DI school, Brooklyn’s St. Francis cuts all sports

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St. Francis College, Brooklyn, which competed in the NCAA's Division I as a member of the Northeast Conference, announced that is discontinuing its entire 21-team athletic program.

Seems to me that the better decision would have been to drop to NAIA or else Division III -- rather than cut everything all at once.

"I come to you today to share the news of a decision I never anticipated during my time at St. Francis Brooklyn," director of athletics Irma Garcia said in a statement, as reported by the Brooklyn Daily Eagle. "I am heartbroken that a decision has been made to eliminate the college's athletics program. Effective at the conclusion of the Spring 2023 Semester. My heart hurts for our student-athletes, coaches, and staff."

Coaches were notified of the decision during a 9 a.m. meeting Monday in mid-March, and student-athletes got word at 12:30pm.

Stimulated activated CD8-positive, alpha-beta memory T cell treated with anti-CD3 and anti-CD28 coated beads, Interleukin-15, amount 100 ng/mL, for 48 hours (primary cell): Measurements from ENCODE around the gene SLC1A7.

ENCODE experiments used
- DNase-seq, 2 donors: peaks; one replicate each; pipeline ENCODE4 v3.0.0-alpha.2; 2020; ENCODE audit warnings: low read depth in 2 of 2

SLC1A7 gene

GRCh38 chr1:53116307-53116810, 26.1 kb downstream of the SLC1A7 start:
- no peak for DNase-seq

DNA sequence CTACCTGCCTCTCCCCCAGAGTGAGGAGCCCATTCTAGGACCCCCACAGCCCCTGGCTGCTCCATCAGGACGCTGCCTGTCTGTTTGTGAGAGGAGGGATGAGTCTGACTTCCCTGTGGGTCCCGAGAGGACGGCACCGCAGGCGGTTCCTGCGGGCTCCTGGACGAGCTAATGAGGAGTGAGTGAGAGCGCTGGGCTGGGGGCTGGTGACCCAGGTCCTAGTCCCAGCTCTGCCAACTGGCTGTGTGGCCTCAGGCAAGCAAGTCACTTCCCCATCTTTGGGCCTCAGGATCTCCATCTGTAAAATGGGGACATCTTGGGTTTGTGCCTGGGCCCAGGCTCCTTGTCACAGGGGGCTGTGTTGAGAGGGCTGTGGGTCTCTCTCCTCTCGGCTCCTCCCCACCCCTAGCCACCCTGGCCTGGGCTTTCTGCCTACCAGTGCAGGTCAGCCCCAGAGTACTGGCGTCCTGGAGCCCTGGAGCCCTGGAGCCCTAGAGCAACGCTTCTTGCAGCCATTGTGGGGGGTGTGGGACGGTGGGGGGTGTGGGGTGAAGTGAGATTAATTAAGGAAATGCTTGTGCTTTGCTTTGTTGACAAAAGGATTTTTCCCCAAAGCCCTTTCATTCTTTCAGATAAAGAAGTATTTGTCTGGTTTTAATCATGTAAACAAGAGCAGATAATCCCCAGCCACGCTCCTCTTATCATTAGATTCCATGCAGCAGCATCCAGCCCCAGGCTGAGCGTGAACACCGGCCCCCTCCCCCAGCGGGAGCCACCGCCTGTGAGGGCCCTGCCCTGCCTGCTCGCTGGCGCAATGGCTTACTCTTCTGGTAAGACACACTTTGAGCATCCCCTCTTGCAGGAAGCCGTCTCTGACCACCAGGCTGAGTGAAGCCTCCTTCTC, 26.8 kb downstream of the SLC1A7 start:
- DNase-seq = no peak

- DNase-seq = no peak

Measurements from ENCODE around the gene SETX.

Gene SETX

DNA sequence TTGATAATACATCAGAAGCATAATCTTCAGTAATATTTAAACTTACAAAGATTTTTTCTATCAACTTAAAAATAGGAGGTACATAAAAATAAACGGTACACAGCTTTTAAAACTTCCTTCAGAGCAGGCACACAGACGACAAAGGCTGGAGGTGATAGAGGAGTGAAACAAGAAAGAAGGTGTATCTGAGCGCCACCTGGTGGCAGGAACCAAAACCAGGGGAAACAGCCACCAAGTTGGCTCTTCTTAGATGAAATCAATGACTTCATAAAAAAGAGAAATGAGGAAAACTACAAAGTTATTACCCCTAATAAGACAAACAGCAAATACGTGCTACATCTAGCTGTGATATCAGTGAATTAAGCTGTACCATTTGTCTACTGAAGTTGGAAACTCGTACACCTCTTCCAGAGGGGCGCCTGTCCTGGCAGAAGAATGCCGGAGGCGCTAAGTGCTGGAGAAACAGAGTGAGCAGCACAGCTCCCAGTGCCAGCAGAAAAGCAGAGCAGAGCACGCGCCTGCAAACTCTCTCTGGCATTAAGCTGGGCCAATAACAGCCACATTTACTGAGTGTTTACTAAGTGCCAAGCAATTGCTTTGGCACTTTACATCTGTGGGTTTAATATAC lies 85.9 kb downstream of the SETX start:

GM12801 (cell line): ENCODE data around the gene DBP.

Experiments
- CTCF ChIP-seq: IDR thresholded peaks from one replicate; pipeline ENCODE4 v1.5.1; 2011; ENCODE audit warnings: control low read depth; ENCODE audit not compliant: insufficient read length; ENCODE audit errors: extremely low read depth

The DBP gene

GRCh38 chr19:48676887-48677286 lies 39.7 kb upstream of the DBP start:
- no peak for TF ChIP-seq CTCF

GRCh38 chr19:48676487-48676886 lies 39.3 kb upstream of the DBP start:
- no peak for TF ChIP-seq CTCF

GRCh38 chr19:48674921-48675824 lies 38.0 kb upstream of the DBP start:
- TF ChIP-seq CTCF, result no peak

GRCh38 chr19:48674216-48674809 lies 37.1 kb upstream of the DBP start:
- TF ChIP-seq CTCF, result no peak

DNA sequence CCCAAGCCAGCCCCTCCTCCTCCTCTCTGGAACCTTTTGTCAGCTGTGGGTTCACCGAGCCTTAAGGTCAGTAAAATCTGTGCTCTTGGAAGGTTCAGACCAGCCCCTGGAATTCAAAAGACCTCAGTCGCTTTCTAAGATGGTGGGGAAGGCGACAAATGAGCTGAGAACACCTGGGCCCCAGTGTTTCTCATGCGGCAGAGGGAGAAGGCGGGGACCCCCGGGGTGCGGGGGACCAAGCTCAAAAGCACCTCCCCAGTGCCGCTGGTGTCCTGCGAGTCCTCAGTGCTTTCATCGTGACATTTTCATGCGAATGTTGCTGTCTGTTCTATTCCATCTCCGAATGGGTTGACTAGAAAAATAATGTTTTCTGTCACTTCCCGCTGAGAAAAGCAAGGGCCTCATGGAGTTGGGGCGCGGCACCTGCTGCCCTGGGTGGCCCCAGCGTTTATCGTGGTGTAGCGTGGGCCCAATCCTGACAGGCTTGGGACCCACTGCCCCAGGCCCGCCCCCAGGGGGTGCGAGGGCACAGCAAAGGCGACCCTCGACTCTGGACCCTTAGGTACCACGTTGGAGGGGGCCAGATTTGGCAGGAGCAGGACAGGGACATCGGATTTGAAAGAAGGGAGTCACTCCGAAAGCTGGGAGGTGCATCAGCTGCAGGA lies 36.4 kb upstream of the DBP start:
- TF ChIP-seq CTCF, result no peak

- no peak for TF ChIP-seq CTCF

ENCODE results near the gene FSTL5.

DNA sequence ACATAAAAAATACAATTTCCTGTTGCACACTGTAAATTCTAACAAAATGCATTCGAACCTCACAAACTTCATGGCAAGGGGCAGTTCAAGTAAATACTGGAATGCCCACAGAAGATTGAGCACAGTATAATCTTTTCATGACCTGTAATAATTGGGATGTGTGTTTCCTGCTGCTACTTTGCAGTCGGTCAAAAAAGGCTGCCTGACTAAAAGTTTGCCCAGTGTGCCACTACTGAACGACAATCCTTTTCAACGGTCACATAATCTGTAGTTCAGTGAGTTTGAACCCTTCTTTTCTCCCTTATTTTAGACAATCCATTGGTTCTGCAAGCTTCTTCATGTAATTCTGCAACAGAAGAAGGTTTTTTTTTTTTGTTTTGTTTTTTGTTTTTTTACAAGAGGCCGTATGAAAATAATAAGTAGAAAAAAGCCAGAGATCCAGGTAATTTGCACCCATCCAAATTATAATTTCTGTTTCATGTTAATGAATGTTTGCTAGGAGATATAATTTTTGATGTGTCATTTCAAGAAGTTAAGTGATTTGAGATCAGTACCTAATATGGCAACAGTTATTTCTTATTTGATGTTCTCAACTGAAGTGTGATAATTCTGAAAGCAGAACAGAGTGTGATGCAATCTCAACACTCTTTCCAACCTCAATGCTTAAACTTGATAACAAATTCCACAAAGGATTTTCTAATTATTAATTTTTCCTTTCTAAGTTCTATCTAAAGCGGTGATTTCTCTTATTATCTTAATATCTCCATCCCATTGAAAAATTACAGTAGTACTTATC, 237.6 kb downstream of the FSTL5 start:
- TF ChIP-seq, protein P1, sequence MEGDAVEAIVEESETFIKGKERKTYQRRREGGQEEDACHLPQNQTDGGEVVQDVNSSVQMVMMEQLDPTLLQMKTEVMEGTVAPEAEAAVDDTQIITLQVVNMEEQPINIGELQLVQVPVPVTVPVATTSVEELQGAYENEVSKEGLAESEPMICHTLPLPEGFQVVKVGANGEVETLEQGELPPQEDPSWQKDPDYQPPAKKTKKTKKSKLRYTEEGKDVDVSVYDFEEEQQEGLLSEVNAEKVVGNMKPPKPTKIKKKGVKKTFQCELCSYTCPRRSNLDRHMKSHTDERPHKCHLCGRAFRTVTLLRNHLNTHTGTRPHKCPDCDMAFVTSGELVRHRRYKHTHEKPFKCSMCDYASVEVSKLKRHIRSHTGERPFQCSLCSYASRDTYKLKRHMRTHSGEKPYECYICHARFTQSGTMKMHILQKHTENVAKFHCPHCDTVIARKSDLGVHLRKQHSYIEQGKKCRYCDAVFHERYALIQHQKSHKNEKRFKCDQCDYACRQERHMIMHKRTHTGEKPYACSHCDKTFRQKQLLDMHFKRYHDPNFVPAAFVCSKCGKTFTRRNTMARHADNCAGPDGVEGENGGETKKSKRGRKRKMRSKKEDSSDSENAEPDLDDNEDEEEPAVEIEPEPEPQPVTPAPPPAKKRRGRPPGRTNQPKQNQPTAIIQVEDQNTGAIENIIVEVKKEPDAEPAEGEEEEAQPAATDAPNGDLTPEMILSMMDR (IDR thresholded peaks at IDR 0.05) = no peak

Athletes who decide to remain at St. Francis will see their scholarships honored.

Denis J. Salamone, chair of the school’s board of trustees, said in a statement that "increased operating expenses, flattening revenue streams, and plateauing enrollment due in part to a shrinking pool of high school graduates in the aftermath of COVID" were the main reasons for the decision to cut the sports teams, according to Yahoo! Sports.

The Terriers men's soccer team won an NEC-high nine titles — most recently in 2020 — and appeared in 10 NCAA tournaments. The water polo team won four conference championships and qualified for the NCAA championships in 2005, 2010, 2012 and 2013.

Founded in 1896, the men's basketball team was the oldest in New York City and one of only four Division I teams to never make the NCAA tournament. St. Francis' last shot came in 2015, when the Terriers failed to qualify after they lost to Robert Morris in the Northeast Conference championship.

The women's basketball team made its tournament in 2015 but lost to top-seeded UConn 89-33 in the first round.

Facilities proved problematic. A college building used by some teams was up for sale, forcing basketball and volleyball players to travel — usually by Uber — to a gym at a recreation center, the Daily Eagle reported. The water polo team had to bus to Staten Island to use a community college's pool.

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